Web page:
The aim of this study was to quantify the maternal age-specific risk for trisomy 21 mosaicism. Data were obtained on 322 trisomy 21 diagnoses with mosaicism and 27,943 simple trisomy 21 diagnoses recorded in the National Down Syndrome Cytogenetic Register from 1989 to 2009 in England and Wales. Trisomy 21 cases with mosaicism have a mean maternal age of 33.1 years compared to 35.0 years for free trisomy 21 cases. Sixty-seven percent of trisomy 21 diagnoses with mosaicism are maternal age dependent, with a risk 0.8% that of the corresponding maternal age specific risk for simple trisomy 21. However 33% (0.8 per 100,000 births) are not maternal age dependent, indicating that maternal age is not the only risk factor for mosaicism. Trisomy 21 diagnoses with mosaicism are more likely to be female than free trisomy 21 diagnoses, however there was no association of fetal sex with maternal age which indicates that there is another factor involved in the presence of mosaicism not associated with maternal age, but associated with fetal sex. © 2012 Wiley Periodicals, Inc.

Bhui K.,Wolfson Institute of Preventive Medicine
British Journal of Psychiatry | Year: 2010

Evidence-based mental healthcare is evolving rapidly. There is a need for well-tested and effective interventions that are suited to culturally diverse populations. This editorial considers the findings from the SITARA study. There are a substantial number of implications for research, policy and practice.

Black and Minority Ethnic (BME) groups in receipt of specialist mental health care have reported higher rates of detention under the mental health act, less use of psychological therapies, and more dissatisfaction. Although many explanations have been put forward to explain this, a failure of therapeutic communications may explain poorer satisfaction, disengagement from services and ethnic variations in access to less coercive care. Interventions that improve therapeutic communications may offer new approaches to tackle ethnic inequalities in experiences and outcomes. The THERACOM project is an HTA-funded evidence synthesis review of interventions to improve therapeutic communications between black and minority ethnic patients in contact with specialist mental health services and staff providing those services. This article sets out the protocol methods for a necessarily broad review topic, including appropriate search strategies, dilemmas for classifying different types of therapeutic communications and expectations of the types of interventions to improve them. The review methods will accommodate unexpected types of study and interventions. The findings will be reported in 2013, including a synthesis of the quantitative and grey literature. A particular methodological challenge is to identify and rate the quality of many different study types, for example, randomised controlled trials, observational quantitative studies, qualitative studies and case studies, which comprise the full range of hierarchies of evidence. We discuss the preliminary methodological challenges and some solutions. (PROSPERO registration number: CRD42011001661).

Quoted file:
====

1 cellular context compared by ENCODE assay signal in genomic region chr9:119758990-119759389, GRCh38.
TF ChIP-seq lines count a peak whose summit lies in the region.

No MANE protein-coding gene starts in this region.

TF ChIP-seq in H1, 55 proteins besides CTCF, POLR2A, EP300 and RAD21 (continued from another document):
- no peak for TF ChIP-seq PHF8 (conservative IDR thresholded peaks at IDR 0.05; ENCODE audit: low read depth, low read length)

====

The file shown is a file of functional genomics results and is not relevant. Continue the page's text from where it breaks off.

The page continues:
Bhui K.,Wolfson Institute of Preventive Medicine
British Journal of Psychiatry | Year: 2016

This commentary takes up the notion proposed by Lewis-Fernández and colleagues that we need more balance in research priorities. Specifically, our reliance on neurobiology may be misplaced and likely to be unrewarding unless we ensure that: (a) research with better return for patients and the public is also pursued; (b) research findings are put into practice; and (c) we retain a focus on proportionate investment in service provision. Patient, public and economic perspectives should drive the decision making for better investment, and behaviour change might be better targeted at commissioners and policy makers rather than patients and providers. ©The Royal College of Psychiatrists 2016.

Wu J.,Wolfson Institute of Preventive Medicine | Morris J.K.,Wolfson Institute of Preventive Medicine
European Journal of Human Genetics | Year: 2013

There is uncertainty over the population prevalence of people with Down's syndrome in England and Wales. This study aimed to estimate the population prevalence of Down's syndrome in England and Wales in 2011. A meta-analysis of published survival rates of people with Down's syndrome from 1938 to 2010 was conducted and the results were applied to the estimated numbers of babies born with Down's syndrome since 1938 in England and Wales. An estimated 37 090 people had Down's syndrome in England and Wales in 2011, a population prevalence of 0.66 per 1000 people; 650 under 1, 2673 aged 1-5, 7115 aged 5-18, 12819 aged 19-40, 10 626 aged 41-55 and 3207 aged 56 and older. The average life expectancy for babies with Down's syndrome born in 2011 was 51 years and the median life expectancy was 58 years. This study provides clarity on the number of people with Down's syndrome in England and Wales. Owing to sudden increases in the survival of babies with Down's syndrome in the 1950s there are a large proportion of people with Down's syndrome who are in their 40s. These people have an increased risk of developing dementia in the future and services should be aware of their potential needs. © 2013 Macmillan Publishers Limited All rights reserved.